Too often, marketers fall into the trap of relying on outdated segmentations that don’t accurately reflect how their target audience has evolved, in general, or within specific accounts. But even when segmentation is up-to-date, they make another mistake: Targeting their email messages on the basis of a person’s job title, rather than their actual role.
The responsibilities of an individual with the title “Marketing Technology Manager” may seem roughly similar company-to-company. The actual variations between what’s involved in their real jobs, and their role in the purchase or decision-making chain, though, can be significant. Company A may have a different market, different IT architecture and digital footprint, and different MarTech goals from Company B, with a different internal procurement hierarchy.
So the seemingly tailored emails you send to MarTech Manager A, who does have a deciding influence over purchases and implementation strategies within the organization, won’t necessarily resonate with MarTech Manager B, who may not.
The solution here? To do the hard work of understanding each target’s real role within the context of their organizations. Sometimes, that information can be easy to come by: Just ask them. Tell them you can service them and their company better by having a clear idea of their relationship with your product.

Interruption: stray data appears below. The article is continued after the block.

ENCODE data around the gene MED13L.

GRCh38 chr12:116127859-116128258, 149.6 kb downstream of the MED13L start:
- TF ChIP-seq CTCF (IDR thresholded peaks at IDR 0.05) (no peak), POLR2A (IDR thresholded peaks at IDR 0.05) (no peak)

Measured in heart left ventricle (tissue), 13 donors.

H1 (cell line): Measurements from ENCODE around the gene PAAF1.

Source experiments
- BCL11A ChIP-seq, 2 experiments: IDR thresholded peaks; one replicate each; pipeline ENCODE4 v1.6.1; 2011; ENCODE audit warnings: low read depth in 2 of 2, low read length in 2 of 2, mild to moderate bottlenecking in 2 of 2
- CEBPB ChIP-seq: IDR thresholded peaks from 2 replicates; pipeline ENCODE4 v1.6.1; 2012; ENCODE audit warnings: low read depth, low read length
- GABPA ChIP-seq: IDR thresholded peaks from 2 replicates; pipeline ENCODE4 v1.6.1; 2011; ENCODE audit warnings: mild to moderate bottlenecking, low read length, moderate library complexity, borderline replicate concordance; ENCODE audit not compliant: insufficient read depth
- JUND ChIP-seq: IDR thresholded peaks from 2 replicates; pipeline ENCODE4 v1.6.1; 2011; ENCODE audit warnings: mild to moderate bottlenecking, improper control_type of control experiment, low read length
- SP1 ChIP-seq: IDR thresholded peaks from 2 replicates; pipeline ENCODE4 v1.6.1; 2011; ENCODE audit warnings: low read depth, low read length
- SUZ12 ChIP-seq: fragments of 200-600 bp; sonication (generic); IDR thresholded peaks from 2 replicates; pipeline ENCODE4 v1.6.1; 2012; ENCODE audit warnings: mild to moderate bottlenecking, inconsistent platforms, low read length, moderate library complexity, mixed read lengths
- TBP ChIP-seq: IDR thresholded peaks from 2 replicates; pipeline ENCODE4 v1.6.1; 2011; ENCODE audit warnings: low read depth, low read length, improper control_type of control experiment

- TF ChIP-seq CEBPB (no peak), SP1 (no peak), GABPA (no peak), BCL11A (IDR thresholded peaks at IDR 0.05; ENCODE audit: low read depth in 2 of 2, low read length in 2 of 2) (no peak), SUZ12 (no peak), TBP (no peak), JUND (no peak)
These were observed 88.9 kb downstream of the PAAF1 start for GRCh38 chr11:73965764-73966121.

#5: Providing only superficial personalization
Back in 2014 (I know, it seems like a decade or two ago!), FastCompany sent out 1,000 cold emails to see what the “best practices” should be for effective cold prospecting campaigns.
The results are applicable today. Even when it comes to how you communicate with existing customers as part of your retention efforts. The big takeaway, then and now? Personalization always wins.
But “personalization” is a continuum. Merging a person’s name into an otherwise stock message is one end of it…the low end. It’s cheaper and easier, but it also fails at exploiting a golden opportunity.
Leveraging data-driven insights about their product use, behaviors and interests, the context they’re considering or using your product within, and offering up information or solutions fine-tuned to their potential needs or preferences? That’s where personalization rises to its fullest potential for driving a customer’s loyalty and expanding their lifetime value.
For MarTech providers, there’s also the buff it gives to your reputation. Delivering that level of personalization verifies you in the eyes of each customer as actually practicing what you preach.
Here’s an example of how Grammarly gets it done, using weekly email updates to give users an idea of just how much keyboard-pounding they’re up to, and ranking them against other users. It’s a pat on the back and a useful productivity digest.